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Thread: Doubt about 8087 temperature

  1. #1
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    Default Doubt about 8087 temperature

    Hi, I recently started to "update" my old Amstrad PC1512.

    I expanded the memory to 640KB, purchased a Gotek FDD simulator, flashed with the Flashfloppy firmware, and also got the NEC V30 and a D8087-2 co-processor, being this last one the least necessary of all, but once you start is difficult to stop. Oh I forgot, I'm still waiting for the AdLib replica.

    The V30 was the last to arrive, and after verifying there was nothing burning I started to work with all the new hardware. The point is that after, let's say 10 minutes playing around with Checkit, and successfully detecting both IC correctly, the system didn't respond (or it was just taking its time), and I decided to continue the tests in another moment.

    After shuting down, I touched both the CPU and the 8087, the CPU wasn't even warm, but the co-processor was really hot, in a way you couldn't keep your finger on it (or I'm too sensitive, who knows). The math processor tests were made at the very beginning, and they didn't last too much, I think that the rest of the time the 8087 should be in an idle state, but maybe I'm wrong an it was active all the time even if there were not instructions to work with.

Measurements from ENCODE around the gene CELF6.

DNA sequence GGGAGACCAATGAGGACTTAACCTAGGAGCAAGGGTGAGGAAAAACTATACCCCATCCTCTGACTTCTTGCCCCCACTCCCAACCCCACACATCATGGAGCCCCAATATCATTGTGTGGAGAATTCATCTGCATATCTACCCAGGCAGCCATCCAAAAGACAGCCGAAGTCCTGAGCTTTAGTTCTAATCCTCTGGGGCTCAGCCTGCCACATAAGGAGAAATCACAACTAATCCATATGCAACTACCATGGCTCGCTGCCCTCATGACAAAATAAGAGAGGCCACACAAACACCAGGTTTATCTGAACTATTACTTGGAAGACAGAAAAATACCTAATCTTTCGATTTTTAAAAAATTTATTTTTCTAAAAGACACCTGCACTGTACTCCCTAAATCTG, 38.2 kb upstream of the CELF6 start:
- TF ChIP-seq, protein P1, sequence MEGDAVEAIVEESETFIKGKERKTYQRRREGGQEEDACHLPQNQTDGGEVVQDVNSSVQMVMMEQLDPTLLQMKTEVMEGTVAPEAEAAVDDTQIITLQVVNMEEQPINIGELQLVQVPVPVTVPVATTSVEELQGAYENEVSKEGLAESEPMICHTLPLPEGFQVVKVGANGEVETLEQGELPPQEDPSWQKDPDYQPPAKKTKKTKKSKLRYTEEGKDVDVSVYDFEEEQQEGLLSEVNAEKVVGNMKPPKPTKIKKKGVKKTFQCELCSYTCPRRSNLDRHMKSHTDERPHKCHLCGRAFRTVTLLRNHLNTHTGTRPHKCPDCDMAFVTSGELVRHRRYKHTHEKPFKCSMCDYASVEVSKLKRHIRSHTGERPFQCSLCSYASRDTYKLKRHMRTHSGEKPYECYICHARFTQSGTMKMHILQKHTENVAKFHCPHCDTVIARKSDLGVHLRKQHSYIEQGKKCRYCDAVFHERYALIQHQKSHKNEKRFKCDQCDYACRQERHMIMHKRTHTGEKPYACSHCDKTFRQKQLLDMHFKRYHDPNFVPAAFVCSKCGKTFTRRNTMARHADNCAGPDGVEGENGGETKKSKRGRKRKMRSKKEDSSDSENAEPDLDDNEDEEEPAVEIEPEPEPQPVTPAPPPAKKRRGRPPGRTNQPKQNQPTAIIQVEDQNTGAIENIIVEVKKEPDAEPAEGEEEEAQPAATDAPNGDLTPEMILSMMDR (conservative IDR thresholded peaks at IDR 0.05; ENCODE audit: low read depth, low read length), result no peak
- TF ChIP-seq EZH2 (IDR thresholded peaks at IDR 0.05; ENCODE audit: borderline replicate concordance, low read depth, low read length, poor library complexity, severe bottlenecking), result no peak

But even if it was working, can it get so hot in so little time? I still have to test the system, under normal conditions (that means, "not running checkit"). Next time I'll try to measure the actual temperature (datasheet says from 0 to 70), and get a heat sink in case this is a normal situation.

    I would like to know if you think this is just its normal behavior, or I should better take it out from the socket asap. Thanks for reading )

  2. #2

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    are you SURE that's a -2 and not a -3? Remember, the max clock speed goes DOWN as the numbers go up.

    I have had a few of the ceramic-only package 8087's run painfully hot to the point of system lockup, for no real fathomable reason... generally I swap them to another machine where they don't exhibit that behavior using a c-series (brazed ceramic) instead in the offending machines where the D's just don't seem to fly.

    Typically if they're heating up enough to hang the system, a heat sink isn't gonna cut the mustard.
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  3. #3